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  • Writer's pictureBella Trenkova

How Technical a Technical PM Should Be?

Updated: Apr 28, 2021

There is significant ambiguity in how the terms “project manager”, “program manager”, “technical project manager”, “technical delivery lead” are being used today – they imply certain nuanced expectations about the role and the skill set of the individual filling that role, but those nuances are not necessarily uniformly understood. For the purposes of this post, we’ll keep it simple and we’ll narrow the scope of the conversation to focus on those individuals that have the overall responsibility of leading project-based efforts for delivering technology solutions. We’ll consider them to be “Technical Project Managers,” and for shortness – refer to them here as “PMs”

Caveat: I wrote this for the PMs because that’s where my professional roots and heart are. However, if you replace “PM” with “Scrum Master”, “Product Owner”, “Agile Coach”, “IT Exec” (been there, done it all) – the thoughts and assertions below remain valid for the most part.

The industry has general expectations for what non-technical skills the Technical PMs should have. The Project Management Institute and the highly ubiquitous PMP certification have helped tremendously towards setting those standards and expectations. However, there is lots of fuzziness and a wide gray area about the expectations for the technical skills of the PMs. PMI being industry-agnostic does not go into the subject matter expertise of a field (IT in our case). Furthermore, “technical knowledge” means different things to different people – a data center migration project requires considerably different technical knowledge and background than a software development project. Even in the software development space, an ERP upgrade project is quite different from a mobile development project.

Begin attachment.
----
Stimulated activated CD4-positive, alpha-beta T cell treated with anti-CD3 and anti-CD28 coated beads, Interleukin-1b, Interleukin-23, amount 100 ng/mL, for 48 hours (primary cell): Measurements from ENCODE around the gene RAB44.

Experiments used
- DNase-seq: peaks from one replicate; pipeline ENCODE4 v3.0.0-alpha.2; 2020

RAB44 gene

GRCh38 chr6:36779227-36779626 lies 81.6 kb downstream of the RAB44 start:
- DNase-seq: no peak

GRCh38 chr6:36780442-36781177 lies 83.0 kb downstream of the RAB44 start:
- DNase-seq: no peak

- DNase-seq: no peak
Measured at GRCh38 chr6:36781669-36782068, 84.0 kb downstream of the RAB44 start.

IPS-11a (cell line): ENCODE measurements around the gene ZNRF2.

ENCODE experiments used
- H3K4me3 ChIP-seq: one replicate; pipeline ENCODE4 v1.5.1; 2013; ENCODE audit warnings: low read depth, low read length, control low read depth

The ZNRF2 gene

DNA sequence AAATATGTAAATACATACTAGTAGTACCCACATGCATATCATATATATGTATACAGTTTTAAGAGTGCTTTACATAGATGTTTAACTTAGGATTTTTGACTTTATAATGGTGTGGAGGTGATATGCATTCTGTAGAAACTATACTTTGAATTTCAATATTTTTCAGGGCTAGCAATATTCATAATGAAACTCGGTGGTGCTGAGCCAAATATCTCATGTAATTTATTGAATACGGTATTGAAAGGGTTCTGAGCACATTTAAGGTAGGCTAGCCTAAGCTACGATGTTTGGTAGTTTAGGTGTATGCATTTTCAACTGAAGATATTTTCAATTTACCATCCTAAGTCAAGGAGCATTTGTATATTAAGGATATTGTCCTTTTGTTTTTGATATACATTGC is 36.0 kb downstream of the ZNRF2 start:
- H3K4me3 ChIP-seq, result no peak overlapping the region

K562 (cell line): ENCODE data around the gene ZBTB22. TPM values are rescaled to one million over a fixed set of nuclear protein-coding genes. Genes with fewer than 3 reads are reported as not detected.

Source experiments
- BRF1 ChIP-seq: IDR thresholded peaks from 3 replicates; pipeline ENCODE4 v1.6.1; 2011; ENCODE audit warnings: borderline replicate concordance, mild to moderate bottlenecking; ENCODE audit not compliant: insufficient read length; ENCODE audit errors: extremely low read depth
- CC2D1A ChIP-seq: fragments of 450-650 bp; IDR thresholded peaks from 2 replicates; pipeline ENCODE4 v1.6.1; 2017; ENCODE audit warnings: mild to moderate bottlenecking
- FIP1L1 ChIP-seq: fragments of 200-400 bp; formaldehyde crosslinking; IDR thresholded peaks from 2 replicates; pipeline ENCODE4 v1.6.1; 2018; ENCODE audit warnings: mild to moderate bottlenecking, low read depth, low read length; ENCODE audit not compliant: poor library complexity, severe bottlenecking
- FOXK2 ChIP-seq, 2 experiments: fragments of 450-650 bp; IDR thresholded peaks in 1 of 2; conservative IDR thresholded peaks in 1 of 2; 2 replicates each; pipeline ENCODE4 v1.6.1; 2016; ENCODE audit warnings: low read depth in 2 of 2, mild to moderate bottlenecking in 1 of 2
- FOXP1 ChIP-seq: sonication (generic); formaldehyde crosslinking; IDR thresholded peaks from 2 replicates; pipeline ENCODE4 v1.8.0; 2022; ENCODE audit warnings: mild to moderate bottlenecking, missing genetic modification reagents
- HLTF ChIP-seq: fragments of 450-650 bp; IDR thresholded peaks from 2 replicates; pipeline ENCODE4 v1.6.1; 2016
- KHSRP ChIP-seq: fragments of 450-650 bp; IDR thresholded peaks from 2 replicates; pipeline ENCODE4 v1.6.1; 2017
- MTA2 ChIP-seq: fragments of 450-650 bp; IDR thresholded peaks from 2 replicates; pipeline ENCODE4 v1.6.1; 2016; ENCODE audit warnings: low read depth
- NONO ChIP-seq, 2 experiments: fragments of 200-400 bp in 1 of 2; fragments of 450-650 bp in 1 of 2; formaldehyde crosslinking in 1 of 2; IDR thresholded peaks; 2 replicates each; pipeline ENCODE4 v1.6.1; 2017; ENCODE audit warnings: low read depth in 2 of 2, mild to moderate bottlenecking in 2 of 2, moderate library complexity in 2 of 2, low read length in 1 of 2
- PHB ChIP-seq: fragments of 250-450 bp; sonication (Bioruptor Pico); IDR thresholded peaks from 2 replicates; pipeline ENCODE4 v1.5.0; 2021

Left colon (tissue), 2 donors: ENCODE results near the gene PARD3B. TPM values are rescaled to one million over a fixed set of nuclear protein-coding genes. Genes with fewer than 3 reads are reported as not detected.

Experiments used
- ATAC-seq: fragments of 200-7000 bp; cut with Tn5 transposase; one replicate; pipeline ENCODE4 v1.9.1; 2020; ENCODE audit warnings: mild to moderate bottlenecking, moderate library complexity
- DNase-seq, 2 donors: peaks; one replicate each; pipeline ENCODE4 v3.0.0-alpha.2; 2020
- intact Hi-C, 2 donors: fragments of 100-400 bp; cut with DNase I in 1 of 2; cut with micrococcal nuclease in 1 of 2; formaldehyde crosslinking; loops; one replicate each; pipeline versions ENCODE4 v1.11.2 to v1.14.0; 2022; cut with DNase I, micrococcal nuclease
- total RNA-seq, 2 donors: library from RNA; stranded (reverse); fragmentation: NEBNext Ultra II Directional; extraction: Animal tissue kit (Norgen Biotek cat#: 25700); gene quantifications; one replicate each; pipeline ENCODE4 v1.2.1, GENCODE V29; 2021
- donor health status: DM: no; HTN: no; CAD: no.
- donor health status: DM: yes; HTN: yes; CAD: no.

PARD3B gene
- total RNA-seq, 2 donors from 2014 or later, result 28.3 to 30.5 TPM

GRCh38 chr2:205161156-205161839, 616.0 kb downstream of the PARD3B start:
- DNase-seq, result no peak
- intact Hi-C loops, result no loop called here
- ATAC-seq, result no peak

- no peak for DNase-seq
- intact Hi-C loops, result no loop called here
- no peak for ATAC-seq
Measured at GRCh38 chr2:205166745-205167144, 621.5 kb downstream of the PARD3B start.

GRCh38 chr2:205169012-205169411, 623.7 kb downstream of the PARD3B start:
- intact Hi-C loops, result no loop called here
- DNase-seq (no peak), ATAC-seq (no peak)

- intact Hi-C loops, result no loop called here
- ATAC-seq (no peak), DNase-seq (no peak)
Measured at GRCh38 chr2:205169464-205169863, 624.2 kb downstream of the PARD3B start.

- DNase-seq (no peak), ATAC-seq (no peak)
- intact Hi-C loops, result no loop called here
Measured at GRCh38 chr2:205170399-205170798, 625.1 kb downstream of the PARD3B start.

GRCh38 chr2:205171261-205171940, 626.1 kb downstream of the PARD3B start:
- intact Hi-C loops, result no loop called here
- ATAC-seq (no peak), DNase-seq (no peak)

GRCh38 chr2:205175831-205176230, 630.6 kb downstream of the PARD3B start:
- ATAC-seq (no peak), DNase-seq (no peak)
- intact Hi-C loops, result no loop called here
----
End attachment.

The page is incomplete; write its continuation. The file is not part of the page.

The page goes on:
Would a PM experienced in delivering projects involving technology A, be (un)able to perform just as well on projects with technology B? Prior experience with B is an obvious plus, but what’s the minimum sufficient critical mass of technical knowledge and experience to ensure successful performance?

These questions have obvious implications for hiring decisions. However, more subtly - they also impact retention, professional development, and training plan development decisions. For example, if a systems integrator is wrapping up a SharePoint project and the only upcoming project with a PM vacancy is for Java modernization. Can the same PM be rolled over? And what training would the PM need beforehand? Conversely, what percentage of training budgets and hours for PMs should go into technical vs non-technical (soft-skills, Agile, PMI-related) training? Should we expect PMs to obtain or retain their technical certifications? Should we set performance evaluation goals around technical knowledge/skills metrics?